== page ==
Ectopic Pregnancy

An ectopic pregnancy is one in which the fertilized egg is implanted somewhere other than the uterus. More than 95% of these are in the fallopian tubes. It can also implant in the cervix, abdomen, or ovary so these are cervical, abdominal, or tubular pregnancies. The fetus has enzymes which allows it to implant in various tissues. After attaching, the fetus needs a significant blood flow and that is where the problems start, because of the tissue damage that can occur to the mother. Most of these occur in women 25-34 years old. The incidence grows dramatically for older women. It happens more than twice as much in women 35-39 and almost 6 fold in women over 40. Ectopic pregnancy, in Data from a 1992 study showed that in 108,800 cases showed just under 2% of pregnancies were tubular.

Since 1970, the rate has fallen off dramatically because of better testing methods and pregnancy ultrasound exams. African American teenagers have a mortality rate 5 times higher than white teenagers, probably because they tend to have fewer ultrasound tests.

If a urine test is positive or if you know your pregnant, a blood test will be given (Human Chorionic Gonadotropin or HCG) to test the hormone levels in the placenta. These hormones will double every 2 days in the first few weeks after conception. If the HCG levels come back a lot lower than expected, an ectopic pregnancy may be the cause. About 5 or 6 weeks in, an ultrasound in early pregnancy can show a fetus in the uterus, but if it is not there a mass will begin to show somewhere else. Also see Molar pregnancy ultrasound Women who have had gonorrhea or chlamydia can have scarring in the uterus, cervix and fallopian tubes, which can be a reason for the egg not reaching the uterus. Inflammation can occur and bacteria, white blood cells, other fluids and puss can block the tubes while fighting the infection. After the body wins out over the infection, scars can occur. This can cause complications or even infertility.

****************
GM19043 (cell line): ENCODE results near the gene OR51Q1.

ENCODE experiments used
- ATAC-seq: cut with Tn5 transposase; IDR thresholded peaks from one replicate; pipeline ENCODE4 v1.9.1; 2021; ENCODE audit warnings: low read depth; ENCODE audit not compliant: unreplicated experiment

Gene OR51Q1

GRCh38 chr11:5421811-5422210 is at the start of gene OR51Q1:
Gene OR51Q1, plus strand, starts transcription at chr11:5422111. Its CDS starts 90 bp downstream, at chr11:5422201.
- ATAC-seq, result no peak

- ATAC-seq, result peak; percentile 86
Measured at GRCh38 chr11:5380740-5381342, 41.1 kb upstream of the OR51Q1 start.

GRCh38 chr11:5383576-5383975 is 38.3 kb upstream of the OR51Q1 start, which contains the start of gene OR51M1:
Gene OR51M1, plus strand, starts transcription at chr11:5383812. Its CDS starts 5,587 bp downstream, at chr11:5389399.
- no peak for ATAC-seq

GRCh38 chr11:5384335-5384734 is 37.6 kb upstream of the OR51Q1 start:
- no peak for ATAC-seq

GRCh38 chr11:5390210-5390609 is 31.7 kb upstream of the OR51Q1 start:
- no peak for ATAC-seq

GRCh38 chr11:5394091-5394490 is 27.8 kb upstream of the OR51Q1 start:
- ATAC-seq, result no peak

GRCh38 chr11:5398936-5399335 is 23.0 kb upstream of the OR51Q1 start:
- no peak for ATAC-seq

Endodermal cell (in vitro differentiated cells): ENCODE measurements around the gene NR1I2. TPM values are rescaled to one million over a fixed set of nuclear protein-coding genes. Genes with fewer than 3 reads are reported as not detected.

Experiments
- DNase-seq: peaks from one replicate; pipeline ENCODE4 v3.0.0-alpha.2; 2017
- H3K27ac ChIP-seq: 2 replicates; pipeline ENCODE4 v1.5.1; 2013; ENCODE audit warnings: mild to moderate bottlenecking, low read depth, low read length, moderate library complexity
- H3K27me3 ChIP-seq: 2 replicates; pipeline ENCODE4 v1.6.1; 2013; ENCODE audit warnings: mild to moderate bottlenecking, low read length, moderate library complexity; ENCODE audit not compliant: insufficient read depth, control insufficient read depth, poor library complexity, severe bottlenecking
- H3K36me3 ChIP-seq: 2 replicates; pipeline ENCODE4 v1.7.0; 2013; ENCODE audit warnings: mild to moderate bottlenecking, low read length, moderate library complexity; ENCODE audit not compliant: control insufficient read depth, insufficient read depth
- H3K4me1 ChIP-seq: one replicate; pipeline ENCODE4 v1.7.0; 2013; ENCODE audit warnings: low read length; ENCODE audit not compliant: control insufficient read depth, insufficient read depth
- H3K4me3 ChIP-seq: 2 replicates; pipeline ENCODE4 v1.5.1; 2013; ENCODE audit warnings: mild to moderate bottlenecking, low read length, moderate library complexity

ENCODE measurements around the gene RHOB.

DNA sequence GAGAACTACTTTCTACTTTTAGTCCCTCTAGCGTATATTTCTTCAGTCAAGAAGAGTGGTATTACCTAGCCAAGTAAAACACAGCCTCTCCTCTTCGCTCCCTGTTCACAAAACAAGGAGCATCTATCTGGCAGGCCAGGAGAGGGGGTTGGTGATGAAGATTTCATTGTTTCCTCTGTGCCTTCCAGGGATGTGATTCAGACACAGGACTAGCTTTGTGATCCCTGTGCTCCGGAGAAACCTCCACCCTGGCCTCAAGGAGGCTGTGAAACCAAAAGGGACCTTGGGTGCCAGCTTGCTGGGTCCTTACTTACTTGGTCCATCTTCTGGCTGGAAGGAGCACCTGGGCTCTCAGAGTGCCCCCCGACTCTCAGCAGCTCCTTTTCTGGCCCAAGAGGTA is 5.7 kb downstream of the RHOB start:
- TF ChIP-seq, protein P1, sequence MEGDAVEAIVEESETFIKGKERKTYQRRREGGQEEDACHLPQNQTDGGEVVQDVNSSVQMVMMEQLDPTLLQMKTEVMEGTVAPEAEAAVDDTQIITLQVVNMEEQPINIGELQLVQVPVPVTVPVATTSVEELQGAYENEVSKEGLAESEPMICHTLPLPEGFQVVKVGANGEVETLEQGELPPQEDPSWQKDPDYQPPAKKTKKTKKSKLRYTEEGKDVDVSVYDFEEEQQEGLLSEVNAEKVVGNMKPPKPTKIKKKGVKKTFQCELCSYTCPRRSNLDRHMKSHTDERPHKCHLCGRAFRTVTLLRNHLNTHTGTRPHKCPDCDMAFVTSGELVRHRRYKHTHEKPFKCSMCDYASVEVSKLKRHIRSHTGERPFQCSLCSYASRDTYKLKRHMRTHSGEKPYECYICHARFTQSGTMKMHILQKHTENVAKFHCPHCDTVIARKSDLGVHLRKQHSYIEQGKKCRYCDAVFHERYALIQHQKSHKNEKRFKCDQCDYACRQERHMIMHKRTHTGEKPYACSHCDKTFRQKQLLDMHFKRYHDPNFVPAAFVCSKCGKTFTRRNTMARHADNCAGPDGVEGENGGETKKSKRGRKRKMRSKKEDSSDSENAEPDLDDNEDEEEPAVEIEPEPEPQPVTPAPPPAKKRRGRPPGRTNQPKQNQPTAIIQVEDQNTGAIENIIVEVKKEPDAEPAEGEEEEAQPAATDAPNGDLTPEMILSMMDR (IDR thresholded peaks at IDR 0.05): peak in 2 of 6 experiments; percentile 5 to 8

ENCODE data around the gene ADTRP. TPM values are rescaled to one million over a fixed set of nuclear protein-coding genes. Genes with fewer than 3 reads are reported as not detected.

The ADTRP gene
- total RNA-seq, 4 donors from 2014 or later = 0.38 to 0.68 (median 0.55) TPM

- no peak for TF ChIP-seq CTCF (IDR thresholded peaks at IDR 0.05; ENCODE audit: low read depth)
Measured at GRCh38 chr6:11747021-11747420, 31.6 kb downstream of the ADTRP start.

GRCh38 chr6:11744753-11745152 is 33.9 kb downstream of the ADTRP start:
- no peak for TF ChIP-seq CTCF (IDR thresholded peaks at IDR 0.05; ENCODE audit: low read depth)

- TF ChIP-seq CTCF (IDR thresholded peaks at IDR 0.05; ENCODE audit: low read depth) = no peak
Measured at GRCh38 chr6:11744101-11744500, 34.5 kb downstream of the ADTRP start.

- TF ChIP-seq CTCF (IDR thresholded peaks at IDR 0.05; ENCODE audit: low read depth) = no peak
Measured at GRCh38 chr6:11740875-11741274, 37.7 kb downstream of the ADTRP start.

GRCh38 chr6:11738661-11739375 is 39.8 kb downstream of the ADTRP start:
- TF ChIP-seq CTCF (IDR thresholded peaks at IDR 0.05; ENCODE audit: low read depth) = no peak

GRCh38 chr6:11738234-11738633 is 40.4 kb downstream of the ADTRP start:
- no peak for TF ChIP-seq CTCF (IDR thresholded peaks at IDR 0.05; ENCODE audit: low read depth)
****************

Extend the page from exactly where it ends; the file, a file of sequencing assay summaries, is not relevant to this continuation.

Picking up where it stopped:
Signs include cramping and, or pain in the abdomen, pain while urinating, vaginal bleeding, caused by falling levels of progesterone from the corpus luteum and can seem the same as bleeding from a miscarriage. Pain during a bowel movement is also a symptom. As always, you should see a doctor as soon as possible if you experience any of these signs. Other topics related to ectopic pregnancy include vaginal ultrasound. and ultrasound safety

Back to Pregnancy ultrasound

Genesis pregnancy ultrasound machine Home Page

Thanks too:

Verena T Valley, MD, Associate Professor, Director of Ultrasound, Department of Emergency Medicine, University of Mississippi School of Medicine;

Larissa Hirsch, MD


Medical disclaimer